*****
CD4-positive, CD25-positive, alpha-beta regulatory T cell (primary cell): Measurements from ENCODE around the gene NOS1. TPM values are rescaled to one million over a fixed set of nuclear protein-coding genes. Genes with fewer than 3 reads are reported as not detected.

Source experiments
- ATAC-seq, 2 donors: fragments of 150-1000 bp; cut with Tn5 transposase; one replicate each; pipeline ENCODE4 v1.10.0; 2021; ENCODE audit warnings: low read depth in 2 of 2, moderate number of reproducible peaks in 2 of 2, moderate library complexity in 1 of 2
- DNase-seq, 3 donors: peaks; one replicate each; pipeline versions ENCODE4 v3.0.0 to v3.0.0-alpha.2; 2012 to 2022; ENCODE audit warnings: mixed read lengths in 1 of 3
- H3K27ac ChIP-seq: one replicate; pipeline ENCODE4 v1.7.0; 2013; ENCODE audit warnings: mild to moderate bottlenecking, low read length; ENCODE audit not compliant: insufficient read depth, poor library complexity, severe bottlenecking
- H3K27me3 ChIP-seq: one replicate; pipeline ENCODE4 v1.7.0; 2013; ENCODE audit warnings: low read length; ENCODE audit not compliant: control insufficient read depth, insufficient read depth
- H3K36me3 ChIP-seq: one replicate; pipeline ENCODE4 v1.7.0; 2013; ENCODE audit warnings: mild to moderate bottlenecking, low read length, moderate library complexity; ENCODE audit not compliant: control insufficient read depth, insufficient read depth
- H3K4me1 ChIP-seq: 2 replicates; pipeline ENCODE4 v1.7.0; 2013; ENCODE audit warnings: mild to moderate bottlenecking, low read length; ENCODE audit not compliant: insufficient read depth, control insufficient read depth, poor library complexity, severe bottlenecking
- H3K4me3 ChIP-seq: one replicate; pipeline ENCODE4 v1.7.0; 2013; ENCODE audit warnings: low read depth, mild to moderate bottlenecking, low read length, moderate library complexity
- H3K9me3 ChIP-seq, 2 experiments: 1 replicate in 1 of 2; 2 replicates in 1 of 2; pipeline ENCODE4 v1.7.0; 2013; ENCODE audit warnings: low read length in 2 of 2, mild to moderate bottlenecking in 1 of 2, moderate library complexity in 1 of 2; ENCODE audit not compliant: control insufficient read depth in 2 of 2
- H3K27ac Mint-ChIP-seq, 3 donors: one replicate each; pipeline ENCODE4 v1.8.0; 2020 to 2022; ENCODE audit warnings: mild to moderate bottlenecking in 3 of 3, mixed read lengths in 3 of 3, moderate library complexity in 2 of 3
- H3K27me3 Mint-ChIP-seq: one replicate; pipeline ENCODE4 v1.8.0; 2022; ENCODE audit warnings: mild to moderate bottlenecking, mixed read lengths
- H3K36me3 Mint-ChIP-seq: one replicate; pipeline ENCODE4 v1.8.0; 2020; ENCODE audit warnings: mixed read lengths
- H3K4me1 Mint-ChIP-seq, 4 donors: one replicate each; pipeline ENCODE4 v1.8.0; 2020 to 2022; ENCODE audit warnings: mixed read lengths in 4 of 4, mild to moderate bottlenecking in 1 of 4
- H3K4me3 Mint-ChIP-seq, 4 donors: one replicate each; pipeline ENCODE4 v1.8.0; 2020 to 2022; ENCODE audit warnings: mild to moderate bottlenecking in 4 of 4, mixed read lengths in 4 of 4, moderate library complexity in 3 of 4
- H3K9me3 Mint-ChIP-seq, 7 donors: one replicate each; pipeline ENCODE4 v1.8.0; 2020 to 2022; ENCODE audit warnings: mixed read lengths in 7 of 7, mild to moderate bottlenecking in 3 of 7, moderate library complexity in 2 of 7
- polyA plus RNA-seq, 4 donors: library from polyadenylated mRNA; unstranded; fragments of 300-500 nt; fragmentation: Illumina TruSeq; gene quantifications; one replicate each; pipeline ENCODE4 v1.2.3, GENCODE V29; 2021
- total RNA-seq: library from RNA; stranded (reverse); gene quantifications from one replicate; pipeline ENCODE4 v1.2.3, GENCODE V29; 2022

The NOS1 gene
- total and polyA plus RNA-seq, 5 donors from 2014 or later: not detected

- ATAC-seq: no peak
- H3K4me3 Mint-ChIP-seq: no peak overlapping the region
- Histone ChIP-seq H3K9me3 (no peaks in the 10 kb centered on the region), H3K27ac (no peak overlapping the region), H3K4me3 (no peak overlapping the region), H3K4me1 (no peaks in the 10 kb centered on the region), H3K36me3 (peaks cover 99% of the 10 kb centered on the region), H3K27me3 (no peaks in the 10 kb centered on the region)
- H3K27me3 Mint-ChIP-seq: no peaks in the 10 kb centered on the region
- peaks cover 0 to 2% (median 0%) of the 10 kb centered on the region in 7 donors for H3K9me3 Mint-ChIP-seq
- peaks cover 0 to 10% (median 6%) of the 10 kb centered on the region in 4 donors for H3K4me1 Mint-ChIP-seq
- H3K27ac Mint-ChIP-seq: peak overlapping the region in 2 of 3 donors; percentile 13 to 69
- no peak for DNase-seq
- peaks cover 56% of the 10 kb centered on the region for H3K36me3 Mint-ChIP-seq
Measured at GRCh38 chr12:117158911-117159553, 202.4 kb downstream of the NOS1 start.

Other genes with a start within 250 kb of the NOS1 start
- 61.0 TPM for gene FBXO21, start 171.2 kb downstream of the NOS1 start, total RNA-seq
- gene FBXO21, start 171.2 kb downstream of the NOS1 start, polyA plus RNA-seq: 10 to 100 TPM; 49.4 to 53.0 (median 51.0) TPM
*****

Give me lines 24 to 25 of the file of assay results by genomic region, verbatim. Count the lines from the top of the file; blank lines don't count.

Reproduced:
- H3K27me3 Mint-ChIP-seq: no peaks in the 10 kb centered on the region
- peaks cover 0 to 2% (median 0%) of the 10 kb centered on the region in 7 donors for H3K9me3 Mint-ChIP-seq